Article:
Reviews and quotes

Below we have included some of the reviews and critiques of James Guppy's work published over the years. You will find links below each one that will take you back to the relevant galleries where you can view the related paintings.

- Andrew Frost reviews James Guppy, 09/2009 Australian Art Collector
- Gallery 13: Sunrise Boulevard
- Gallery 5: Marine Etiquette
- Gallery 4: Beauty and Blemish
- Gallery 3: Flowers
- Gallery 2: Passion's End
- Gallery 1: Early Works


Andrew Frost reviews James Guppy, 09/2009 Australian Art Collector

James Guppy is a productive and imaginative artist - always trying new things, experimenting with techniques and presentations, not all of them necessarily successful, but impressively diverse and wholeheartedly committed to the surrealist project. As André Breton wrote, "beauty will be convulsive or not at all". Some are born, some are not. A long admirer of his work, I was impressed by his Weather Reports exhibition in early 2007 and its embrace of the painful and still controversial memory of 9/11, its immediate aftermath and the symbolic representation of the spiritual malaise of the West during the war on terror through clouds and fire. Guppy's next solo show in Sydney was the suite of works Fay that mines a personal fascination with Edwardian fairy tales and a frank eroticism. Guppy's oddly shaped canvases, the Velásquez-via-Dali sheen of the surfaces and the disturbing conflation of fantasy with personal history proved to be his very best work. The show was a sensation.

Andrew Frost
"Critic's Choice", Australian Art Collector #49 p.202, 09/2009

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Gallery 13: Sunrise Boulevard

"...The triumph of the garden suburbs, with their carefully manicured lawns, large gabled houses and streets dominated by the life cycle of the car, represents a triumph of the cultural values exported by the USA in the decades after World War II.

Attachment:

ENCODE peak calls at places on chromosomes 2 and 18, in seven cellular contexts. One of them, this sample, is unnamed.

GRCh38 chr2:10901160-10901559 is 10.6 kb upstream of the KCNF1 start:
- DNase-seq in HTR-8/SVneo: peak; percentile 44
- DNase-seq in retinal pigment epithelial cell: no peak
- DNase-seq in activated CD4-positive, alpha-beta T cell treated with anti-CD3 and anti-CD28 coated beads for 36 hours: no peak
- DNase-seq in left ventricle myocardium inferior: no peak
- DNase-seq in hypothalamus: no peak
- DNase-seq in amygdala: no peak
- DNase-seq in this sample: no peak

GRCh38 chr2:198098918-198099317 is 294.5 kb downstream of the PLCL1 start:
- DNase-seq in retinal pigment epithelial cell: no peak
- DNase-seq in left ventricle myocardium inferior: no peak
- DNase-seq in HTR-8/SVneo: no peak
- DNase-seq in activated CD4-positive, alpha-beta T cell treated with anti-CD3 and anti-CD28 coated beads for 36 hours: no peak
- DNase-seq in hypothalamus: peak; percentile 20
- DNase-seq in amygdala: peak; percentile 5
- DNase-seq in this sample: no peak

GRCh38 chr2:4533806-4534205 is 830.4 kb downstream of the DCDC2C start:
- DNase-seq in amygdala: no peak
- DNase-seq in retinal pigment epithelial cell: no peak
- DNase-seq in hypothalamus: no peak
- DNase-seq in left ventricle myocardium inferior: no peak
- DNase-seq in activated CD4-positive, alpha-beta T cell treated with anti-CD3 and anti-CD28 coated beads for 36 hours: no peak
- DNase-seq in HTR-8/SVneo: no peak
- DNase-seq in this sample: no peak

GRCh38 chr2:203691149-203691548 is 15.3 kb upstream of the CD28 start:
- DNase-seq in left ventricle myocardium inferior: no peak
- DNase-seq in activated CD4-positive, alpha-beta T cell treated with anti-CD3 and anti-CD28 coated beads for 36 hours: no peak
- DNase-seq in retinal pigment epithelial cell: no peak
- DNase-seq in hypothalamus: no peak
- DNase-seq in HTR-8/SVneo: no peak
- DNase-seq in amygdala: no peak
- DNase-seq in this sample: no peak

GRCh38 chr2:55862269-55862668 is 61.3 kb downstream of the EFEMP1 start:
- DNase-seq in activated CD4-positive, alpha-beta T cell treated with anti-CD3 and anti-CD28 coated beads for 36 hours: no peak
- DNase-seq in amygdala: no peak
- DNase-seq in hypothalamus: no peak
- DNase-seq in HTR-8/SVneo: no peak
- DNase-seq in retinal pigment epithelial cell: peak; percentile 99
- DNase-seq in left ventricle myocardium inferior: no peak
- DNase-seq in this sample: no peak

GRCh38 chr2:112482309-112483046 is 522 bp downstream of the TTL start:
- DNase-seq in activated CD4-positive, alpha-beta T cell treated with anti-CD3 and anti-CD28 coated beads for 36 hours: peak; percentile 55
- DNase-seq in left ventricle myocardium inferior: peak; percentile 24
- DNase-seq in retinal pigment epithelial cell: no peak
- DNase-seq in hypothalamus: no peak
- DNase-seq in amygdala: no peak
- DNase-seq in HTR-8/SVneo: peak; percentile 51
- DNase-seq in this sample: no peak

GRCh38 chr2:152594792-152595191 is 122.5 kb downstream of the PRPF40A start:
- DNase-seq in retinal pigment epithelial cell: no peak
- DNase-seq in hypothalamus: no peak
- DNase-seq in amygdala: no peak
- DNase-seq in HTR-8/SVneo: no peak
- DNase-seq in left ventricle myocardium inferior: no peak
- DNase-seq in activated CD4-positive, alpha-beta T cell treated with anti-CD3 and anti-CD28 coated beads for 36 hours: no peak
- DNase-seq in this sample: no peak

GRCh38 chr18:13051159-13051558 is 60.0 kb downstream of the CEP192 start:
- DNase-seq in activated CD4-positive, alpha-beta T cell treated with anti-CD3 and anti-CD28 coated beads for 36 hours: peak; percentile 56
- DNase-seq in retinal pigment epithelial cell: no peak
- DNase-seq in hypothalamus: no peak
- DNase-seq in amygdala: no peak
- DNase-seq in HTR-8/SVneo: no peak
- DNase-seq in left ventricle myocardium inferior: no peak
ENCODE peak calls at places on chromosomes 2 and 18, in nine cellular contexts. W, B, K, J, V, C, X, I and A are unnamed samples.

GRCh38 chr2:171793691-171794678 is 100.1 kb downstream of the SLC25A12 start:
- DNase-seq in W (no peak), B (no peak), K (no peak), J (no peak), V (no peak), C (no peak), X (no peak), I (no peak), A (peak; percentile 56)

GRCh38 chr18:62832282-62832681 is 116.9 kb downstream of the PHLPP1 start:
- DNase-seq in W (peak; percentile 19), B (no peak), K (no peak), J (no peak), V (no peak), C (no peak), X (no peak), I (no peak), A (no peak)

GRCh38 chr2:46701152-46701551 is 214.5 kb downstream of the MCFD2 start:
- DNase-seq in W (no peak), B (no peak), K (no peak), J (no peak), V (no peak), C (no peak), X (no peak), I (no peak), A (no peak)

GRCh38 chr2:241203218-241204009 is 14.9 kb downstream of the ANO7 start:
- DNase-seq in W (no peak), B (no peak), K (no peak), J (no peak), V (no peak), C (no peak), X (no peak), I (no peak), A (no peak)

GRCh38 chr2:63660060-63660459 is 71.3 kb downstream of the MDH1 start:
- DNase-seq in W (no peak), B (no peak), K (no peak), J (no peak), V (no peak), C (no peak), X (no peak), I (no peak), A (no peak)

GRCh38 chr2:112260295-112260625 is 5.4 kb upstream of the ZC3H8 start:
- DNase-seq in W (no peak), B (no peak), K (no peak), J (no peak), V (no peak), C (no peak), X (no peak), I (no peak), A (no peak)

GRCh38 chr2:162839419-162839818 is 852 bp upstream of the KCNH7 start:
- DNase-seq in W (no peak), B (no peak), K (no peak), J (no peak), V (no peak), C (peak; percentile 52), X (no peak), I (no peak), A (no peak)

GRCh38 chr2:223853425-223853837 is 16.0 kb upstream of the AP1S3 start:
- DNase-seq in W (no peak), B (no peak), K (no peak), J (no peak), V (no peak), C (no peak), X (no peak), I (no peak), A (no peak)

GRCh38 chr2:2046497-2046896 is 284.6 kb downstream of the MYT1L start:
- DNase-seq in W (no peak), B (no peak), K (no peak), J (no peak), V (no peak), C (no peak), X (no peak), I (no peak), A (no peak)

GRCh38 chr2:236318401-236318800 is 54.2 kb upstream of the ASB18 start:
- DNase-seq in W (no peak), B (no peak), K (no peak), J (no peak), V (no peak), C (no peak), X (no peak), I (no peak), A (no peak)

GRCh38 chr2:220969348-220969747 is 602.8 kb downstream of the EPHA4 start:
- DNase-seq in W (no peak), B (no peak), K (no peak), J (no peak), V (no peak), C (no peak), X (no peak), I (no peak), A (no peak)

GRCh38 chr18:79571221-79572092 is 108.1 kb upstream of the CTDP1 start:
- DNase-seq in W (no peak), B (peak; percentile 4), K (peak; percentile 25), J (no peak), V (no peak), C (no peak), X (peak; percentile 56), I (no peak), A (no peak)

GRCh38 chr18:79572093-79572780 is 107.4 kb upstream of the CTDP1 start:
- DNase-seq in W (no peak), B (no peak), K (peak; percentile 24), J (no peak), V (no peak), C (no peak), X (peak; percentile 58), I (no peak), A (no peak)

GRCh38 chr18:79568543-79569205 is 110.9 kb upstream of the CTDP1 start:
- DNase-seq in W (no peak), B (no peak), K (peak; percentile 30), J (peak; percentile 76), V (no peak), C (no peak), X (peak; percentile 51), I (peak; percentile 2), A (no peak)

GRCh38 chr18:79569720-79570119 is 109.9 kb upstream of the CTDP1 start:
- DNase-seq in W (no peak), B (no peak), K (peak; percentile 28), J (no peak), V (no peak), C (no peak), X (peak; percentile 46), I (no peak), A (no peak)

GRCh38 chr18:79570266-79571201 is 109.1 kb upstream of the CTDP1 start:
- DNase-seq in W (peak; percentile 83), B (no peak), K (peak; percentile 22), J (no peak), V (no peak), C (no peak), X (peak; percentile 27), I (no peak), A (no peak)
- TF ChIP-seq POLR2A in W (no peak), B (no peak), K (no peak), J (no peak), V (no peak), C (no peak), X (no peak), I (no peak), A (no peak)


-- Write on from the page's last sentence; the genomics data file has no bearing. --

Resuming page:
It is this apparently bland culture of the suburbs that so intrigues the painter James Guppy... in his series of paintings entitled Sunrise Boulevard. The paintings are hung at an angle, so that they form a diamond shape. The result of this is to unsettle the viewer and to create an air of instability. The diamond also encourages fleeting glimpses, and a sense that whatever is seen may well be a distortion. Despite the homogenous nature of the architecture, the most common recurring form in these works is the yellow-lidded wheelie bin. We have created a society so wasteful that one of our biggest problems is the disposal of rubbish.

The edgy aspect of these paintings is not just in their faux tranquillity. For Guppy, Western civilisation may be a part of the march of suburban utopias, but they often look like ghost landscapes. His interest comes in part from his relocation to Sunrise Beach, on the outskirts of Byron Bay in northern New South Wales. Unlike the popular image of Byron as an upmarket architect designed community, Sunrise Beach is an empty, neat suburban transplant with the pristine architecture of a project home building development placed next to a beach.

"I've been living here for two years," he says. "It's a weird place. Usually the streets are empty."